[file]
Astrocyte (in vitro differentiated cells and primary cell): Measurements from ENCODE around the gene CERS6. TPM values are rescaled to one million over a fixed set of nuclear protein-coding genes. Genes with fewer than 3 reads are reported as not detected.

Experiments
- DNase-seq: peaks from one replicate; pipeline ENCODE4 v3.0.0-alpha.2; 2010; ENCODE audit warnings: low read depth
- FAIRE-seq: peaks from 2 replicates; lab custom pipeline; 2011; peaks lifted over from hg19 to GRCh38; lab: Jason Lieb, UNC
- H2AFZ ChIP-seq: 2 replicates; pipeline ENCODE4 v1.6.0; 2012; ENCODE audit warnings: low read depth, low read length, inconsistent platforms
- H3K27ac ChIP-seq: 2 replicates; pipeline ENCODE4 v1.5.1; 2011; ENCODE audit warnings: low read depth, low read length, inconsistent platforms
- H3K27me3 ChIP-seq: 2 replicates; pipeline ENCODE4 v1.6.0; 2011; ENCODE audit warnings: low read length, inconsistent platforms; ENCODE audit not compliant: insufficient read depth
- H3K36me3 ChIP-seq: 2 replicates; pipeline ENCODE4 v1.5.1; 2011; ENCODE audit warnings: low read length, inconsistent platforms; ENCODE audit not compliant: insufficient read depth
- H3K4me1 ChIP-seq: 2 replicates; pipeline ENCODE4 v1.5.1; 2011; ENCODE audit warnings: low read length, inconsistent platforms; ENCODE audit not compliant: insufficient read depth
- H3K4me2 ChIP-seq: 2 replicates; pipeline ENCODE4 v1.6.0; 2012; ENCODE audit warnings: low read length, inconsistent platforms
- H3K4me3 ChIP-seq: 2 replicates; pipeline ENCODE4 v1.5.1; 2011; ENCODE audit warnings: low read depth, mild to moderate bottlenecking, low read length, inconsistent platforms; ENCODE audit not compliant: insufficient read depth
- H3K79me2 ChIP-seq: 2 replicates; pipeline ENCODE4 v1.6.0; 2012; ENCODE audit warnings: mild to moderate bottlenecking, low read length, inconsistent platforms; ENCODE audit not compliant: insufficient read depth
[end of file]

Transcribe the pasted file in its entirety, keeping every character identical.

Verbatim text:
Astrocyte (in vitro differentiated cells and primary cell): Measurements from ENCODE around the gene CERS6. TPM values are rescaled to one million over a fixed set of nuclear protein-coding genes. Genes with fewer than 3 reads are reported as not detected.

Experiments
- DNase-seq: peaks from one replicate; pipeline ENCODE4 v3.0.0-alpha.2; 2010; ENCODE audit warnings: low read depth
- FAIRE-seq: peaks from 2 replicates; lab custom pipeline; 2011; peaks lifted over from hg19 to GRCh38; lab: Jason Lieb, UNC
- H2AFZ ChIP-seq: 2 replicates; pipeline ENCODE4 v1.6.0; 2012; ENCODE audit warnings: low read depth, low read length, inconsistent platforms
- H3K27ac ChIP-seq: 2 replicates; pipeline ENCODE4 v1.5.1; 2011; ENCODE audit warnings: low read depth, low read length, inconsistent platforms
- H3K27me3 ChIP-seq: 2 replicates; pipeline ENCODE4 v1.6.0; 2011; ENCODE audit warnings: low read length, inconsistent platforms; ENCODE audit not compliant: insufficient read depth
- H3K36me3 ChIP-seq: 2 replicates; pipeline ENCODE4 v1.5.1; 2011; ENCODE audit warnings: low read length, inconsistent platforms; ENCODE audit not compliant: insufficient read depth
- H3K4me1 ChIP-seq: 2 replicates; pipeline ENCODE4 v1.5.1; 2011; ENCODE audit warnings: low read length, inconsistent platforms; ENCODE audit not compliant: insufficient read depth
- H3K4me2 ChIP-seq: 2 replicates; pipeline ENCODE4 v1.6.0; 2012; ENCODE audit warnings: low read length, inconsistent platforms
- H3K4me3 ChIP-seq: 2 replicates; pipeline ENCODE4 v1.5.1; 2011; ENCODE audit warnings: low read depth, mild to moderate bottlenecking, low read length, inconsistent platforms; ENCODE audit not compliant: insufficient read depth
- H3K79me2 ChIP-seq: 2 replicates; pipeline ENCODE4 v1.6.0; 2012; ENCODE audit warnings: mild to moderate bottlenecking, low read length, inconsistent platforms; ENCODE audit not compliant: insufficient read depth